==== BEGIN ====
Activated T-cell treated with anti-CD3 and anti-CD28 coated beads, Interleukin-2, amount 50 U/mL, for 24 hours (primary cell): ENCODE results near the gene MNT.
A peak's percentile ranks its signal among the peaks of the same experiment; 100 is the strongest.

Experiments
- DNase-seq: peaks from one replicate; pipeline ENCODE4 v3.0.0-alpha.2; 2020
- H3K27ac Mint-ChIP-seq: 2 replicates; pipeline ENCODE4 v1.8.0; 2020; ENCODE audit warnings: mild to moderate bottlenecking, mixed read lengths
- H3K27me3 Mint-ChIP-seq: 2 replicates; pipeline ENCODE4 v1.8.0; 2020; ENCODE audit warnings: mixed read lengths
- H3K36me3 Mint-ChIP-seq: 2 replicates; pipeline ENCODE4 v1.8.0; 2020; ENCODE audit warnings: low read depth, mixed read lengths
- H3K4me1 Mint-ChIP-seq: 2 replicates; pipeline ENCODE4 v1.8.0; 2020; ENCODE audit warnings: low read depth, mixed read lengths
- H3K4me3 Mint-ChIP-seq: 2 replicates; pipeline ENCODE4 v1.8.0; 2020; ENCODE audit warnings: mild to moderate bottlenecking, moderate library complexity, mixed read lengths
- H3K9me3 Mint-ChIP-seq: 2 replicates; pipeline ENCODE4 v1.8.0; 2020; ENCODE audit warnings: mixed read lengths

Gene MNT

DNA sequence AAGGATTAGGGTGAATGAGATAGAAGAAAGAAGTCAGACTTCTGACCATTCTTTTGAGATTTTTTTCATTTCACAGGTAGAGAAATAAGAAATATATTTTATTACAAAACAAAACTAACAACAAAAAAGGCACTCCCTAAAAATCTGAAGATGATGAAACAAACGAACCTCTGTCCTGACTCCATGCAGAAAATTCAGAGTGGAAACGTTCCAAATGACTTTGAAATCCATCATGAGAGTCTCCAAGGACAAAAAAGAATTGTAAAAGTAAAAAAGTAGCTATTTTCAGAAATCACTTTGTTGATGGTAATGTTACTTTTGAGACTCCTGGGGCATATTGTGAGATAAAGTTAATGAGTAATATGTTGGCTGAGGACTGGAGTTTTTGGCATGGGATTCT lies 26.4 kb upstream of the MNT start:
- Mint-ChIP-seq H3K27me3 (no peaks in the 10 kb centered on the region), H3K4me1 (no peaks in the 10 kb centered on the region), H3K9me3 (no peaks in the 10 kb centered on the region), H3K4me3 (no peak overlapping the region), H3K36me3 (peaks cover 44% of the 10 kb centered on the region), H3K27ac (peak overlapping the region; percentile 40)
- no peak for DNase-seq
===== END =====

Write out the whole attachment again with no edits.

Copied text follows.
Activated T-cell treated with anti-CD3 and anti-CD28 coated beads, Interleukin-2, amount 50 U/mL, for 24 hours (primary cell): ENCODE results near the gene MNT.
A peak's percentile ranks its signal among the peaks of the same experiment; 100 is the strongest.

Experiments
- DNase-seq: peaks from one replicate; pipeline ENCODE4 v3.0.0-alpha.2; 2020
- H3K27ac Mint-ChIP-seq: 2 replicates; pipeline ENCODE4 v1.8.0; 2020; ENCODE audit warnings: mild to moderate bottlenecking, mixed read lengths
- H3K27me3 Mint-ChIP-seq: 2 replicates; pipeline ENCODE4 v1.8.0; 2020; ENCODE audit warnings: mixed read lengths
- H3K36me3 Mint-ChIP-seq: 2 replicates; pipeline ENCODE4 v1.8.0; 2020; ENCODE audit warnings: low read depth, mixed read lengths
- H3K4me1 Mint-ChIP-seq: 2 replicates; pipeline ENCODE4 v1.8.0; 2020; ENCODE audit warnings: low read depth, mixed read lengths
- H3K4me3 Mint-ChIP-seq: 2 replicates; pipeline ENCODE4 v1.8.0; 2020; ENCODE audit warnings: mild to moderate bottlenecking, moderate library complexity, mixed read lengths
- H3K9me3 Mint-ChIP-seq: 2 replicates; pipeline ENCODE4 v1.8.0; 2020; ENCODE audit warnings: mixed read lengths

Gene MNT

DNA sequence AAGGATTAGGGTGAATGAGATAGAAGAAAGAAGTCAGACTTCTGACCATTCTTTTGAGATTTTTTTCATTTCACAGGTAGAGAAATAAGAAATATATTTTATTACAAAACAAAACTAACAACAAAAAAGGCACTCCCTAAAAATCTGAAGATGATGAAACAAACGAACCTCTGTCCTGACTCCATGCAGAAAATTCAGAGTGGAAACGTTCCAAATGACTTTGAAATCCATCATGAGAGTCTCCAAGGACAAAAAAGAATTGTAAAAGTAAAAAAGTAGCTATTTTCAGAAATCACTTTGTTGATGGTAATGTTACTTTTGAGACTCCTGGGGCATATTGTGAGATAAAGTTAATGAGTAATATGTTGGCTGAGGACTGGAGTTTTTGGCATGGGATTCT lies 26.4 kb upstream of the MNT start:
- Mint-ChIP-seq H3K27me3 (no peaks in the 10 kb centered on the region), H3K4me1 (no peaks in the 10 kb centered on the region), H3K9me3 (no peaks in the 10 kb centered on the region), H3K4me3 (no peak overlapping the region), H3K36me3 (peaks cover 44% of the 10 kb centered on the region), H3K27ac (peak overlapping the region; percentile 40)
- no peak for DNase-seq